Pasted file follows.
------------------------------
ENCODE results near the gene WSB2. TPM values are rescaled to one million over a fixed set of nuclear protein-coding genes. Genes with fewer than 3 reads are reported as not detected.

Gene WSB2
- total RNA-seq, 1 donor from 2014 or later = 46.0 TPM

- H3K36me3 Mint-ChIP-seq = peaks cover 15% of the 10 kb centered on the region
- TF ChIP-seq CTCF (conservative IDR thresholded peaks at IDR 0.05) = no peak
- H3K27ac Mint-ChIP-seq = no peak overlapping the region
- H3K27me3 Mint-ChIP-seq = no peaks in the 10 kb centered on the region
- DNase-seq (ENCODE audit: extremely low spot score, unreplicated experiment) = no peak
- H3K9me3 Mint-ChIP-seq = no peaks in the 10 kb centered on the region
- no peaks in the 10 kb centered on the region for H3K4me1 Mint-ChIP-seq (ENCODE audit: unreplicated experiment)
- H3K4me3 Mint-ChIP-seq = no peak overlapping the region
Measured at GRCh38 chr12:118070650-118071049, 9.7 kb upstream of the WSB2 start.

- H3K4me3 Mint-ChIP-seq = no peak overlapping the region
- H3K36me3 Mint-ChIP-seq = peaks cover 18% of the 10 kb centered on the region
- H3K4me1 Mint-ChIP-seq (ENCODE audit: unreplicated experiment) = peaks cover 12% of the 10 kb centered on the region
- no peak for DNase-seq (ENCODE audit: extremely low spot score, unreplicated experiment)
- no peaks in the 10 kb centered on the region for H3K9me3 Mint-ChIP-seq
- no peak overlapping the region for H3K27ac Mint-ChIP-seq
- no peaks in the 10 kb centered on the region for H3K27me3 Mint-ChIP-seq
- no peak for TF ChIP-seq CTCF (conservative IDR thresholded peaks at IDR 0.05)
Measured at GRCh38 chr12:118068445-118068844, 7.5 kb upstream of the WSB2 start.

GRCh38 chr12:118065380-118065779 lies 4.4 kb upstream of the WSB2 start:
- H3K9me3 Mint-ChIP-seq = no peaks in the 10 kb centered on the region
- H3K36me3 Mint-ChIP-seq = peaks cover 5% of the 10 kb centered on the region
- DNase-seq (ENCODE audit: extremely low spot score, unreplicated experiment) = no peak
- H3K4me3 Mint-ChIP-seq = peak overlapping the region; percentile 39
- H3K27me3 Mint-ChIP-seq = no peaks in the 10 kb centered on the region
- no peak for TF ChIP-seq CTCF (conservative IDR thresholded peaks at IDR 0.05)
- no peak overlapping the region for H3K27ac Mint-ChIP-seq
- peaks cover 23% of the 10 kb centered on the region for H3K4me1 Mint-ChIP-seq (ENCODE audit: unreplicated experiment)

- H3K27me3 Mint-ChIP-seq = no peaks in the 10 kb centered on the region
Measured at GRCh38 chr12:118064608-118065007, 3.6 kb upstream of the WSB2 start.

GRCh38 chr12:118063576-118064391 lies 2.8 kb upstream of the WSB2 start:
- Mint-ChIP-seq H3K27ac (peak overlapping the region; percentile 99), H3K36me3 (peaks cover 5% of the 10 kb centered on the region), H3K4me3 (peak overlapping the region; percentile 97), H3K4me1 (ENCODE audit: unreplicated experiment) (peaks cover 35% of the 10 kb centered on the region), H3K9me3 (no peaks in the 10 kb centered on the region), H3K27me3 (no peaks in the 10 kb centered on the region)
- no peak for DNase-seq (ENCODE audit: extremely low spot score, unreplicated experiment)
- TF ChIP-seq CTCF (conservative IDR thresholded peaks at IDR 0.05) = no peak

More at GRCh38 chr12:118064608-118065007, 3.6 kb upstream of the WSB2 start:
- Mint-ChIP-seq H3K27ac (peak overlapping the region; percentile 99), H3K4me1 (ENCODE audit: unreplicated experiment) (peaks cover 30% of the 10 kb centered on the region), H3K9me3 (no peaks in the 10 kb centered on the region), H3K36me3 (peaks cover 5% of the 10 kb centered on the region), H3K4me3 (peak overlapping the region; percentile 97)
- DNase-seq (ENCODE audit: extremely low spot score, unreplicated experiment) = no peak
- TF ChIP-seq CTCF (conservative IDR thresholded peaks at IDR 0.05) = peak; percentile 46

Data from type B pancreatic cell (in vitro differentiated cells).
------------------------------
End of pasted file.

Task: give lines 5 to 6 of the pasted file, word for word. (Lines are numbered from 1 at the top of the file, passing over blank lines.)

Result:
- TF ChIP-seq CTCF (conservative IDR thresholded peaks at IDR 0.05) = no peak
- H3K27ac Mint-ChIP-seq = no peak overlapping the region